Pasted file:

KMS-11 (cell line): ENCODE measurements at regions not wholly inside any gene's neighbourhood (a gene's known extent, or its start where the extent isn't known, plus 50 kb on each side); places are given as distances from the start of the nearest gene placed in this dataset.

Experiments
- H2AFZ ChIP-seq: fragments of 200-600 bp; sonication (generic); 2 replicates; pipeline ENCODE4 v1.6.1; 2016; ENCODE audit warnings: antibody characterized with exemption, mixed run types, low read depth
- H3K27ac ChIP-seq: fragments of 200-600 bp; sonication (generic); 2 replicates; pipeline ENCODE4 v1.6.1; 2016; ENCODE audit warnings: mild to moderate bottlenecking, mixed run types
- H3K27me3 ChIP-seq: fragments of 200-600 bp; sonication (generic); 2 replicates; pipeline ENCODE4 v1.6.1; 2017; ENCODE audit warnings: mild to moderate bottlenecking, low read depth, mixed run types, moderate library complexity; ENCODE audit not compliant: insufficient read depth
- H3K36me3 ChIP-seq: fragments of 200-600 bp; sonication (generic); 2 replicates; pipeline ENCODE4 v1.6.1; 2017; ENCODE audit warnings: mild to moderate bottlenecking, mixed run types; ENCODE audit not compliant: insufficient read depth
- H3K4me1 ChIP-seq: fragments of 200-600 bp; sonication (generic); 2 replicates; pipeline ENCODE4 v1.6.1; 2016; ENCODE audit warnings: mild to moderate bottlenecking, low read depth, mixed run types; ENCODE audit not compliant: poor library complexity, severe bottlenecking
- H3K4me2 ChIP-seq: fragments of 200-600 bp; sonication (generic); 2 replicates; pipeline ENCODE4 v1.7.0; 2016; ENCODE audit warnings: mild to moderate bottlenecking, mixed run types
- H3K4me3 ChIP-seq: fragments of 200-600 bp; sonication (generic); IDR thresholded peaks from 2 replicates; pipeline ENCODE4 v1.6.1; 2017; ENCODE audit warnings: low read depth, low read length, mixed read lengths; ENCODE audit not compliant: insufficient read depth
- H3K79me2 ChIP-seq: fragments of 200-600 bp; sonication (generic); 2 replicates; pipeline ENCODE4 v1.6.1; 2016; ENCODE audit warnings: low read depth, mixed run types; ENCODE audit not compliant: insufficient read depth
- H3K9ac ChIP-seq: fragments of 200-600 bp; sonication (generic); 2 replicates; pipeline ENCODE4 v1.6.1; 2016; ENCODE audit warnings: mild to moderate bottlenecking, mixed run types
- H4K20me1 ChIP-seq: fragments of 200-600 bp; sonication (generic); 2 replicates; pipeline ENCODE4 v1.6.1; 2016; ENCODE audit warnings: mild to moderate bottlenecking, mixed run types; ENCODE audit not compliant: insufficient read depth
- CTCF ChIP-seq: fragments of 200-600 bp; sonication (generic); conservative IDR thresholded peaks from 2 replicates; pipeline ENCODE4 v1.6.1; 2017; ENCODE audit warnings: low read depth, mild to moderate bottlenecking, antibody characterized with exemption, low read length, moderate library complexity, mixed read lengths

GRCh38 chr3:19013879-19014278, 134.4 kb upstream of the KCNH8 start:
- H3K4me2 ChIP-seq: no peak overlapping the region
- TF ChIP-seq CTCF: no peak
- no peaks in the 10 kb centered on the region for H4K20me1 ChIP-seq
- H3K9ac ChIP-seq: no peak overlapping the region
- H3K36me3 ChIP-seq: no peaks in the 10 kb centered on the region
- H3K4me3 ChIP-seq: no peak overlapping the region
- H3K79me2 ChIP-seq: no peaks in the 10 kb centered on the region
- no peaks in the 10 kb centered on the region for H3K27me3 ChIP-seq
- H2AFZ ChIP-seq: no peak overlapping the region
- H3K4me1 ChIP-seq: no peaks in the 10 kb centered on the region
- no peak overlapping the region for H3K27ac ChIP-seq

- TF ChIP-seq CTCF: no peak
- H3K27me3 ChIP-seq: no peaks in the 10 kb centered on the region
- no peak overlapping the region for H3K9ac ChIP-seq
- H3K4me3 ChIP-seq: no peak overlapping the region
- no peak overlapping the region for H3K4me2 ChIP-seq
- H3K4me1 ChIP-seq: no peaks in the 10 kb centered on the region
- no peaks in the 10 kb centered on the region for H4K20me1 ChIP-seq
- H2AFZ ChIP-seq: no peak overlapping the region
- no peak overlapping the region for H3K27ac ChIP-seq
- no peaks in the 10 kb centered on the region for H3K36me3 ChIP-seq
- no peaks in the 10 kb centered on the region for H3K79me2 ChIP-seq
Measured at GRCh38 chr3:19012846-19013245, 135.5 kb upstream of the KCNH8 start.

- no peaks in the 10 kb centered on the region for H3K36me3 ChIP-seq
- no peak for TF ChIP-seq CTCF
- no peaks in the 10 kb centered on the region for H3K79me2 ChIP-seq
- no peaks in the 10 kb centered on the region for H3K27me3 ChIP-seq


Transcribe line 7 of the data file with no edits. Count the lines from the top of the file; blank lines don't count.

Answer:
- H3K4me1 ChIP-seq: fragments of 200-600 bp; sonication (generic); 2 replicates; pipeline ENCODE4 v1.6.1; 2016; ENCODE audit warnings: mild to moderate bottlenecking, low read depth, mixed run types; ENCODE audit not compliant: poor library complexity, severe bottlenecking